Many of us have heard of the fire rated lights for ceilings, and we may have a lot of questions about them; below we have tried to answer some of them(including the standards that speak about them). Also, read about the key components of the fire rated ceiling lights, or the way they work if tested through fire.
Why do we need Fire Protection lights/downlights? The building regulations require that recessed fixtures must be installed in the buildings so that the fire resistance of the ceiling would not be compromised, helping thus to control the spreading fire.
Do the fire rated lights/downlights protect only agains the spreading of the fire? Well, the fire rated downlights protect against the spreading of the fire and not only: these downlights are constructed in such a way that they are resistant to moisture, resistant to the passage of sound, and they stop the air leakage.
What is the fire resistance, and how do you test a light to see how fire resistant it is? The fire resistance is an ability of a surface to withstand a fire; it is measured in minutes. A certain surface/item/object/downlight is proven through destructive fire testing and assessment.
Where exactly do we need to use the fire protection products? The building regulations clearly state that any residential dwelling with the top floor height of up to 18m above the ground should have ceilings resistant to fire to up to 60 minutes. The residential building that have a top floor up to 30m should have ceilings resistant to fire for up to 90 minutes. This means that the downlights/recessed lights fixed on the ceiling have to be fire-rated.
What current standards are there today in this area, and what do they relate to? The current standard in UK is the British Standard BS 476: part 20 series; also, the European Standards (BS ENs) – these 2 exist for different types of building elements from floors to walls and ceilings. Other related building and electrical regulations state:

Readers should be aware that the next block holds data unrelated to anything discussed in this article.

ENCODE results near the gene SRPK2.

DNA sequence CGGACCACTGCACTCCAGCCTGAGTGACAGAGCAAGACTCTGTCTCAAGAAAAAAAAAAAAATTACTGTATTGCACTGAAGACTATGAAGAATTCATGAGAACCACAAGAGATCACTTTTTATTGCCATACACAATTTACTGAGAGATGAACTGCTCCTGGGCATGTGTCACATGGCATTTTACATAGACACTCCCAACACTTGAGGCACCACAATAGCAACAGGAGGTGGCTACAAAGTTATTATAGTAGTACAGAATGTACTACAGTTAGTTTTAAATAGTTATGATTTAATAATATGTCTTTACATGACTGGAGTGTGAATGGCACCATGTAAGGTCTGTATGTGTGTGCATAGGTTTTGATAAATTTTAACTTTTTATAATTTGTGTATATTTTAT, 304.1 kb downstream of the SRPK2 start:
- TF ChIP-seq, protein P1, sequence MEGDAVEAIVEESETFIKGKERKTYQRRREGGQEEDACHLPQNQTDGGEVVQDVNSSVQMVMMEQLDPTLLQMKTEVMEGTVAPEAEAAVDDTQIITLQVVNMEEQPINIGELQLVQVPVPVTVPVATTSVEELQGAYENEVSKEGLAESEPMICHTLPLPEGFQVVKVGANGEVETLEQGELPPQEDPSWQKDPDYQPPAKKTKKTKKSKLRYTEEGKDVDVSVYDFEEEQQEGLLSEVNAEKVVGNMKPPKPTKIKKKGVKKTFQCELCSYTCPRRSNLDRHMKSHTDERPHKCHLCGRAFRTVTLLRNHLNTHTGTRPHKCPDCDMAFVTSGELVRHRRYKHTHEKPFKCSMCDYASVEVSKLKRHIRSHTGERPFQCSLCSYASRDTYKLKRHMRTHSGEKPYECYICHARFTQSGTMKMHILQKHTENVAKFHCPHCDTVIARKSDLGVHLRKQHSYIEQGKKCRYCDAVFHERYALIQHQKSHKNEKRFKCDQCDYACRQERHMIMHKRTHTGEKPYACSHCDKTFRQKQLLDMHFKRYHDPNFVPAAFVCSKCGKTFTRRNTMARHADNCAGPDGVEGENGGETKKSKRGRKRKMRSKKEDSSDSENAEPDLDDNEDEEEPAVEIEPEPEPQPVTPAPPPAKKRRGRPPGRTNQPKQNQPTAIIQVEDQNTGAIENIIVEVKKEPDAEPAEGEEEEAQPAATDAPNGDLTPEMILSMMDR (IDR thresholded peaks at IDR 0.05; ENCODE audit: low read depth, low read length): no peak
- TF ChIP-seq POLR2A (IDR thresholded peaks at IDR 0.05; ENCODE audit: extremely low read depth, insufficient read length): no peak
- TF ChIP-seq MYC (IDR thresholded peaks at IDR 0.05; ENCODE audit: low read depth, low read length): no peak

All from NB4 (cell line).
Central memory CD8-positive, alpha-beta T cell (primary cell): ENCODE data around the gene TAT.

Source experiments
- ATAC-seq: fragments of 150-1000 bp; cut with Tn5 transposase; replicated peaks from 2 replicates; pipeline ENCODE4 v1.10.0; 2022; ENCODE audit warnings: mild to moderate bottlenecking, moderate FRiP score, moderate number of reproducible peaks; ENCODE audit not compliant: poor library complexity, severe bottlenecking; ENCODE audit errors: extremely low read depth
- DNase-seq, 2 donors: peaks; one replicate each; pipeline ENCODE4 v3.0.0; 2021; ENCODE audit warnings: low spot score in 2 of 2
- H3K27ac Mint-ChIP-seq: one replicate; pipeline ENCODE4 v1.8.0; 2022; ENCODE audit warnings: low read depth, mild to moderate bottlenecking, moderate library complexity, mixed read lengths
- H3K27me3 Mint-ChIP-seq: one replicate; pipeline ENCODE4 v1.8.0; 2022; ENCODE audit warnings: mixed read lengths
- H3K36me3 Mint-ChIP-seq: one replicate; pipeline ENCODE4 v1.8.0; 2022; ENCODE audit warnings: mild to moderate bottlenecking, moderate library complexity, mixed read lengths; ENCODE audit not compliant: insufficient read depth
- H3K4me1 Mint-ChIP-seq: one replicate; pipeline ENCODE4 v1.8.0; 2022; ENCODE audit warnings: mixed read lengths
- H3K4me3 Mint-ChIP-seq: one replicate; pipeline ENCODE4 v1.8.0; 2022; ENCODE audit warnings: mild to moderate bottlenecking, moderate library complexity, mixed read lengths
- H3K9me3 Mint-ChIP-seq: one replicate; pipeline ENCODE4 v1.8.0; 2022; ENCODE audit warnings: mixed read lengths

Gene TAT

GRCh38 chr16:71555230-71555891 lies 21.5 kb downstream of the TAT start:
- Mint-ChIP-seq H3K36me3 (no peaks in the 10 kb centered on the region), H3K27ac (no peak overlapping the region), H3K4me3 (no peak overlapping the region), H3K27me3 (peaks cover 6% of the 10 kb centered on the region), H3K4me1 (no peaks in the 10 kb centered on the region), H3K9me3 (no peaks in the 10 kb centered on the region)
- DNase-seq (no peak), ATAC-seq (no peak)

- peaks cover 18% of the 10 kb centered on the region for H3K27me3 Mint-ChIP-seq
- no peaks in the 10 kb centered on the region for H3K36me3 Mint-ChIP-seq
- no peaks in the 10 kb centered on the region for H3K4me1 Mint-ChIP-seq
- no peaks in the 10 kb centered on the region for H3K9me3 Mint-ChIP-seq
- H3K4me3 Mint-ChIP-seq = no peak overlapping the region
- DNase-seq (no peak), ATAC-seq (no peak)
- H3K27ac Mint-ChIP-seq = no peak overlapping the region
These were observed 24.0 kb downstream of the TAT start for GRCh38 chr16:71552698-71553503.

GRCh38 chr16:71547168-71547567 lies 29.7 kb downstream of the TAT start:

Building regulations Document B – “Fire Safety”:
Every joint, imperfection of fit or opening to allow services to pass through should be adequately protected by sealing or fire stoping so that the fire resistance of the element is not impaired.
Building regulations Document E – “Resistance to the passage of sound”, January 2005 revision:
Floors and ceilings provide adequate resistance to airborne and impact sound.
Building regulations Document C – “Site preparation and resistance to contaminants and moisture”:
To avoid excessive moisture transfer to roof voids, penetrations should be filled and sealed; this is particularly important in areas of high humidity, i.e bathrooms and kitchens.
Building regulations Document L – “Conservation of fuel and power”:
Reasonable provision shall be made for the conservation of fuel and power in buildings by limiting heat losses through the fabric of the building.
The I.E.E. wiring regulations – BS7671, Regulation 527-02:
The openings remaining after the passage of wiring systems(including downlights) in ceilings, walls, etc. are required to be sealed according to the degree of fire resistance required of the ceiling, wall, etc.
How does the fire rated technology work in the case of the downlights? The fire rated downlights contain a intumescent material(a carbon polymer matrix which, when it is subjected to heat – like the heat generated by a fire – will soften and release gases that are trapped within it; this causes the intumescent material to expand and maintain the integrity of the fire barrier) that has special properties in the case of a fire.
- New terminal block – it allows loop-in, loop-out wiring with twin and earth cable;
- Superior ventilation – for optimum lamp and downlight operating temperature;
- Integrated intumescent material – seals the downlights;
- High spiring height – for installation in ceiling materials up to 35mm;
- Lamps – Dichoic or aluminium reflector lamps may be used; designed for continuous usage;
- Silicon – seals to prevent air leakage into cold spaces;
- Steel body – acts as a supplementary fire and noise barrier;
- Recessed spring mountings – for maximum cut-out clearance.
Stage 1 – The fire starts (the recessed light, fire downlight, is properly installed in the ceiling);
Stage 2 – The intumescent material starts to expand and bridge the downlight can, as the fire goes on.
Stage 3 – The intumescent material completely bridges the downlight can, maintaining the ceiling’s fire integrity. Thus, the fire is not allowed to go through the ceiling to the next floor/level.
You can check out our online offer of downlights/ceiling lights or wall lights and fire rated lights(from Aurora), and then buy online via our secure website. Also, read more about the Fire Hood and the protection it offers(including the technology behind it).